Are You Sure That’s A Stray? A Handy Guide For Not Accidentally Scooping Up And Surrendering Someone’s Indoor/Outdoor Cat

A sure sign of spring here at the Animal Protection Center is the uptick in people bringing us stray cats and kittens that have been hanging around their yard, street, or neighborhood. These animals have been hunkering down all winter so when they start to emerge with the warm weather and make babies, good citizens from all over Southeastern Massachusetts bring them to us for socialization, care, and adoption into loving homes. 90% of the time this is an awesome thing and we are profoundly grateful for people who care enough about those animals to get them to safety here in the shelter. Sometimes though a sad thing happens: a good Samaritan brings us an animal and we say hmmmmm, we don’t think that’s a stray. We think that might be someone’s indoor/outdoor cat.

First of all let me be clear: here at the APCSM we are big advocates of keeping your pet cats inside. Indoor cats are protected from disease, encounters with coyotes, eating poisonous plants or other found items, and all sorts of other troubles. Indoor cats live longer, safer lives overall than their indoor/outdoor counterparts. That being said we’re not naive, we know that there are a lot of people who let their cats out to roam. We’re not going to judge those people here but we will encourage them to let their neighbors know that they do this so that those neighbors don’t bring their cat to the shelter thinking it’s a friendly stray or abandoned pet.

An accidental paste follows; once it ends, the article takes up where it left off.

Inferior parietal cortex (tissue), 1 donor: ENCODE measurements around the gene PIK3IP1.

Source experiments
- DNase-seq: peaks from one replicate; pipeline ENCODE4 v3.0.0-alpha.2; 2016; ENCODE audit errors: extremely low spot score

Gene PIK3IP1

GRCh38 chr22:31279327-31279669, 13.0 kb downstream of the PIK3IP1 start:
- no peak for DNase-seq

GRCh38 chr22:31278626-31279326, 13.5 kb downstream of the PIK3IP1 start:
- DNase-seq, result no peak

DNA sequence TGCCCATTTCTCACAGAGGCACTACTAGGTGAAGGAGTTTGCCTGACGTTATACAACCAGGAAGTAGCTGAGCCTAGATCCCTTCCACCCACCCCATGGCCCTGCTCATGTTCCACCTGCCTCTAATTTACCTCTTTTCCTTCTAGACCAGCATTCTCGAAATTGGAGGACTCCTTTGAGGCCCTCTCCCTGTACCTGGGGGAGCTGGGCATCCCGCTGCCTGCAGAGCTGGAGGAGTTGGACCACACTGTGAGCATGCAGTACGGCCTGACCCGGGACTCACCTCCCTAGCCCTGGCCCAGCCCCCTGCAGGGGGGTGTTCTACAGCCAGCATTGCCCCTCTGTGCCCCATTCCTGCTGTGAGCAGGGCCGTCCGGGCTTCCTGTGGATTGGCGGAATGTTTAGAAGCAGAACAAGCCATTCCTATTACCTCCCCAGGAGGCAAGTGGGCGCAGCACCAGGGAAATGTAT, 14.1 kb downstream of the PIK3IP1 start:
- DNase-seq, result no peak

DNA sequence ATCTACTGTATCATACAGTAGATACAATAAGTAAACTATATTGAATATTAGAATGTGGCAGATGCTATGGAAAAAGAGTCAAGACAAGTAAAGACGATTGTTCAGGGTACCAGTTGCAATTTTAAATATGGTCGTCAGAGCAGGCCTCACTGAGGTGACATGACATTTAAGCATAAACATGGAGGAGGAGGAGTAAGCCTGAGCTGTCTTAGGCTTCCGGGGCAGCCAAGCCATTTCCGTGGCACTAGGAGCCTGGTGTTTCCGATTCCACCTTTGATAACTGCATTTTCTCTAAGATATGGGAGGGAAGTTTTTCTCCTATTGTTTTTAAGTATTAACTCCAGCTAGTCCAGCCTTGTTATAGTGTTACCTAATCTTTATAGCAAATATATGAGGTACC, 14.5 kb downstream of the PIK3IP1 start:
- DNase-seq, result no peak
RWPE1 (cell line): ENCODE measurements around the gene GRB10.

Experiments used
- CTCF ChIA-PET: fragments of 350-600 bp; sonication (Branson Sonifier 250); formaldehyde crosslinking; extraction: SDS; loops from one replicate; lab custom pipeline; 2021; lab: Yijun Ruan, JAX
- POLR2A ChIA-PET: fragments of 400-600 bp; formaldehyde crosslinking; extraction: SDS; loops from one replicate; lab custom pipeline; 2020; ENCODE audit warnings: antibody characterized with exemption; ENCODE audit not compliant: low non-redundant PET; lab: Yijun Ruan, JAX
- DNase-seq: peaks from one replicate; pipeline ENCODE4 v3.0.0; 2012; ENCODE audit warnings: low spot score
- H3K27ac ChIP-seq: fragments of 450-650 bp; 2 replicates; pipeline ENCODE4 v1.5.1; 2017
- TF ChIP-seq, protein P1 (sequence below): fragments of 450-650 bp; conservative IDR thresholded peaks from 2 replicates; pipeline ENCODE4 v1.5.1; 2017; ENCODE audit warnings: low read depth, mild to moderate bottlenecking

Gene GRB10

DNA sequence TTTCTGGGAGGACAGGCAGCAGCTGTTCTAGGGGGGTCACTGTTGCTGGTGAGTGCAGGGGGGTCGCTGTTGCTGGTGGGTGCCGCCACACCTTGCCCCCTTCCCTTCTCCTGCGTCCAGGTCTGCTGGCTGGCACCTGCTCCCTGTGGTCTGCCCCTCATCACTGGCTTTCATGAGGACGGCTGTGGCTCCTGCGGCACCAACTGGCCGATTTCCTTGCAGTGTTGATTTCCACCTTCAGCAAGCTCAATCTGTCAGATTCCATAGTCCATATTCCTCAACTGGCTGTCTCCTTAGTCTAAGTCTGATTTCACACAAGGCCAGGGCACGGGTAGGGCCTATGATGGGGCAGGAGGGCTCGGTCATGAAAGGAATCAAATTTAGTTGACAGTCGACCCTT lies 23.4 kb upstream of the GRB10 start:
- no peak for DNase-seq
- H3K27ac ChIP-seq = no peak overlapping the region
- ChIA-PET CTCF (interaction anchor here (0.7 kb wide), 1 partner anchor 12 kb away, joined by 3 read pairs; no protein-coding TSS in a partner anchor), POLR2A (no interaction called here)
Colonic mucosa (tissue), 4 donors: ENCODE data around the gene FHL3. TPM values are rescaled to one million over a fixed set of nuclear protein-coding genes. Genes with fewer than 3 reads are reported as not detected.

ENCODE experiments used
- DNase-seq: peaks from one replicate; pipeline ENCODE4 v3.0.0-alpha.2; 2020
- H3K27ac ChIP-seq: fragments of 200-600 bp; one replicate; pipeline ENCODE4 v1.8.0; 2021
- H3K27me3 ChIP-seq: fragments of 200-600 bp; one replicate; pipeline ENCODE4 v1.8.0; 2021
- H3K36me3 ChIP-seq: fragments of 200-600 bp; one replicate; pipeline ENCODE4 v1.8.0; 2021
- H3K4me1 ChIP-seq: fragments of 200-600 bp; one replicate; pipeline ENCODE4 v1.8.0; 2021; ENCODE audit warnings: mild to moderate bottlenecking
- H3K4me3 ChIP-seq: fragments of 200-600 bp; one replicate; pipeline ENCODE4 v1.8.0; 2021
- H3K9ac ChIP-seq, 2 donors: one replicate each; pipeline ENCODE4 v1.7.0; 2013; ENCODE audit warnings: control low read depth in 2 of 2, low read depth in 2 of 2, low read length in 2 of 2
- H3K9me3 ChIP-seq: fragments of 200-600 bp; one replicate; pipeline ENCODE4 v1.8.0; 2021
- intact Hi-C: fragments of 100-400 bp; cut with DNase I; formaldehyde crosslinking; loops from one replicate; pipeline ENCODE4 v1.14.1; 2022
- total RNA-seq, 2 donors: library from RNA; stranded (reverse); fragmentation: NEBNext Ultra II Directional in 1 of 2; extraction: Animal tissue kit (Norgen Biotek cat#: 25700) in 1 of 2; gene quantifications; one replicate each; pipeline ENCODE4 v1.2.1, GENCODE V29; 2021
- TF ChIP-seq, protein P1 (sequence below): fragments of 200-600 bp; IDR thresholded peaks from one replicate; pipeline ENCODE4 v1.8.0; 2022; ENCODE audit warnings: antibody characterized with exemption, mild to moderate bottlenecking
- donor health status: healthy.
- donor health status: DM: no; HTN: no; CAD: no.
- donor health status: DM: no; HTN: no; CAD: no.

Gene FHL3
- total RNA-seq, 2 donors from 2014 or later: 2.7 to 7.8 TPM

If you do have a cat visiting your yard or neighborhood though and you think you should bring it to the shelter please do this first:

1. Ask around to see if anyone recognizes the cat or knows where it lives. Take a photo of the cat and share it on your Facebook/Twitter feed to see if anyone comments, “Hey! That’s Fluffy, my indoor/outdoor cat!  If this cat is super friendly try putting a break-away collar on her with a note saying, “Do I belong to someone?” This has worked several times and we can even provide you with a collar if you stop by.